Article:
Discussion: If we know that the four-count measure (the 8-inch square) is a whole, what part of the whole does each of these small squares represent? How can we write that? Help students discover they can write a Mathematical equation: 1 = 1/4 + 1/4 + 1/4 + 1/4.

How could you indicate that you want a sound (e.g., a clap) to be two quick sounds—that is, a half of a beat (two quick claps)? They could divide one of the squares into 2 pieces. If we divide one of these squares into two pieces, what will each of these pieces represent? One way to think about this is to figure out how many of these small rectangles it will take to cover the original 8-inch square. It will take 8, so each piece is 1/8. For older students, explain 1/4 ÷ 2 = 1/8.

Ask students to fold and cut a piece that represents 1/8 into two pieces. What part of the whole does this represent now? 1/8 ÷ 2 = 1/16.

Students can use these smaller pieces (1/4, 1/8, & 1/16) to show sound length. Suggest a color code like red = clap, blue = stomp, etc. to indicate which sound is being used. As a class, students should decide on a color code. Post it in a prominent place so that students can refer to it as they work in their small groups.

STEP 3: DISCOVERING MUSICAL FRACTIONS (20 MINUTES)

Hand out copies of Note Values Chart. Refer to the fraction graphic on the chart and discuss how the lengths of the notes are like fractions. For example, two half notes are equal to (last as long as) a whole note; four eighth notes are equal to (the same length as) one half note; and so on.

You could say that a 1/4 note is a regular clap; a 1/8 note indicates a shorter time for a clap: a quick clap. These might be hard to imagine, but practice will help.

STEP 4: SMALL-GROUP ACTIVITY (20 MINUTES)

In your music groups, try to find new ways to construct your four-count measure. Remember that the total for each of your measures will be equal to the large 8-inch square. Check that the various pieces you put together all fit together in the large square.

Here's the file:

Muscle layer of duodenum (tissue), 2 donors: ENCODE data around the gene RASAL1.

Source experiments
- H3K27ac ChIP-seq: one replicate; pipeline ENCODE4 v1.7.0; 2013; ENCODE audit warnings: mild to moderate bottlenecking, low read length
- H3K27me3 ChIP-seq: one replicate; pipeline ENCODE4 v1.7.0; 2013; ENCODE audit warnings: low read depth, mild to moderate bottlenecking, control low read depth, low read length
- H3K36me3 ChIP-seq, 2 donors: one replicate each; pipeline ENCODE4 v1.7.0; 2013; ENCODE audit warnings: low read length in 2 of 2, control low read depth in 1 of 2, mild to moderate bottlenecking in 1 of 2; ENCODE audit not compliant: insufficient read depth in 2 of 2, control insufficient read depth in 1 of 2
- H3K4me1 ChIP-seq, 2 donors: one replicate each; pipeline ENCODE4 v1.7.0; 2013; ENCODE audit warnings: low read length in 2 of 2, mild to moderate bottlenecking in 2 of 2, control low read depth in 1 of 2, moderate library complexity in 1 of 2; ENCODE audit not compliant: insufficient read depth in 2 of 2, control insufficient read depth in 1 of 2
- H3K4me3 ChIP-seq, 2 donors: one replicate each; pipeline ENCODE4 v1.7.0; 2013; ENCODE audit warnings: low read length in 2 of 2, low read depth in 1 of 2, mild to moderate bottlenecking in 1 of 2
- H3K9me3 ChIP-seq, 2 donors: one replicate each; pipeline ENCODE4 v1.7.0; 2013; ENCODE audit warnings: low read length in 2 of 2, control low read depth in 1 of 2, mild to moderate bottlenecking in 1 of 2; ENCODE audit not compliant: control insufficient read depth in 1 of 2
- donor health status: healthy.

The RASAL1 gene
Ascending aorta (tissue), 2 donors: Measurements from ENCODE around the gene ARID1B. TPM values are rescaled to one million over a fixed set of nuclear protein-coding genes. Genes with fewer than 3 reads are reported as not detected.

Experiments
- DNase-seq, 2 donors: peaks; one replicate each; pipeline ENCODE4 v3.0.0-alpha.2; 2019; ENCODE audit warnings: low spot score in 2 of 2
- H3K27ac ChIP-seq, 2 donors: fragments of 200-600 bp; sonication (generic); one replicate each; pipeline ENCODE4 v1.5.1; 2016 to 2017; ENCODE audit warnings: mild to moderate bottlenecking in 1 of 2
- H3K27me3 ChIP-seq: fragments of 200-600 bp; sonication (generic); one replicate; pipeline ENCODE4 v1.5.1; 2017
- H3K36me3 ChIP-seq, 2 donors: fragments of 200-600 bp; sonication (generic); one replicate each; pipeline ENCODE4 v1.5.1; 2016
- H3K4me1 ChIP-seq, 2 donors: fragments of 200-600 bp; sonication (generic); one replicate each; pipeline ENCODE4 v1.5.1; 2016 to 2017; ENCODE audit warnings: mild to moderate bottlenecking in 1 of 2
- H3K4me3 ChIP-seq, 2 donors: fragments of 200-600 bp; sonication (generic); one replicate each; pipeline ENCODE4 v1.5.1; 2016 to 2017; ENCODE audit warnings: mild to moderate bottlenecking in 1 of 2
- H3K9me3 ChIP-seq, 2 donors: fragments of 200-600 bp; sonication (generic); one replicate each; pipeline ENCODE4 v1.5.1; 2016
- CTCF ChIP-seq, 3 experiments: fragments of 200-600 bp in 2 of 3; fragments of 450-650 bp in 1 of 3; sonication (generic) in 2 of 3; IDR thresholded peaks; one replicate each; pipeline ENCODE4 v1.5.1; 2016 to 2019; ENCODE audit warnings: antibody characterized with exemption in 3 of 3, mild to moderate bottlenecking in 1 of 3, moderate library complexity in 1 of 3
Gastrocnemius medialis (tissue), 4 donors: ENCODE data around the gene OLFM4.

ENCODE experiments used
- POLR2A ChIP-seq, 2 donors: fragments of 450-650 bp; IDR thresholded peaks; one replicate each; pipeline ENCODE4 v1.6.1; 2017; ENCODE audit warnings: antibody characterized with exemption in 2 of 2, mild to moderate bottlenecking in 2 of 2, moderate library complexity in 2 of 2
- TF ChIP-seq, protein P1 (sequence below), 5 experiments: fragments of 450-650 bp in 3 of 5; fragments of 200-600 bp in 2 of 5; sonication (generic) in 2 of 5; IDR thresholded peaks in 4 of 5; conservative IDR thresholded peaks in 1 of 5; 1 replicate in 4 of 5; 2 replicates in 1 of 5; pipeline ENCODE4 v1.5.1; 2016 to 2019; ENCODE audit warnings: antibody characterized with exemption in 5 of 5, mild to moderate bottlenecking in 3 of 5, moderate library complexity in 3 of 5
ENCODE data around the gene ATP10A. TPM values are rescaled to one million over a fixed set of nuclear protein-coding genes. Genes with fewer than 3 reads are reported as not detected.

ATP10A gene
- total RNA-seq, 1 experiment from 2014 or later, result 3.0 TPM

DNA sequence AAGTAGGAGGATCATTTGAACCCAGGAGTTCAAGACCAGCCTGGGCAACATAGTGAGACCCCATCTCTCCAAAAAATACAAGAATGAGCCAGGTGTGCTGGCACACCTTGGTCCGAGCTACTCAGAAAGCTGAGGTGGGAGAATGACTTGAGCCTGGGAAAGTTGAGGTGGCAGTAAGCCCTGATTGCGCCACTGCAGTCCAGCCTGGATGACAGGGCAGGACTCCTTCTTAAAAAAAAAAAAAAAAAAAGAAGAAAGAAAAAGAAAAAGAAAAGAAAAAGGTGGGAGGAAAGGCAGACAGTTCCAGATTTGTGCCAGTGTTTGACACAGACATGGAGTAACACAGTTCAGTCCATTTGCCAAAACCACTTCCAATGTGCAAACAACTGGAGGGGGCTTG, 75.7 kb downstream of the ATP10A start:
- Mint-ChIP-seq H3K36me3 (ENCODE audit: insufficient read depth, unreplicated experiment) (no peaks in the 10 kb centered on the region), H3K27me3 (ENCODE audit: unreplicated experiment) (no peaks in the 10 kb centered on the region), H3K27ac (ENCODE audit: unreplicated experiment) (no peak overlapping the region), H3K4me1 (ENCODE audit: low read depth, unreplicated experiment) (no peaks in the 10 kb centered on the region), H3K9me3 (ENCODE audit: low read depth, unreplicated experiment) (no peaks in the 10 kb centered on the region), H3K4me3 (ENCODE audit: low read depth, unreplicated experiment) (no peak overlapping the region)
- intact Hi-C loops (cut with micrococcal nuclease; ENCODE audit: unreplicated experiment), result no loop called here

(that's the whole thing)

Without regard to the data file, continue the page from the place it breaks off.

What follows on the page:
Have each group create a measure that uses a variety of different notes (both sounds & lengths). Once each group decides what sounds they want to use in their measure, they will need paper in the colors that correspond to those sounds. Have each group experiment with a variety of notes for one sound. What does a 1/4 note clap sound like? What does a 1/8 note clap sound like? A 1/16 note stomp? Have them make combinations to create a measure. Start out simply, maybe with just 1/4 and 1/8 notes.

Discussion: What combinations did you use for your measure? What else could you have done? Is there one combination you like better than the others? Why?

Remember, the total needs to add up to a whole measure. You might want to ask them to write a fraction sentence that proves that each measure is whole. For example, 4 eighths + 1 half = 1 whole.

Have each music group create and agree on two measures they would like to present to the class. Give them time to practice.

STEP 5: LARGE-GROUP ACTIVITY (20 MINUTES)

Ask each group to perform their two measures.

Discussion: How did you develop your measures? Why did you use those notes? Have each group hang their measures on the clothesline or twine so everyone can see.

The Atlanta Symphony has created activity sheets so that students can make their own musical instruments.

Funding provided by

sandia national laboratories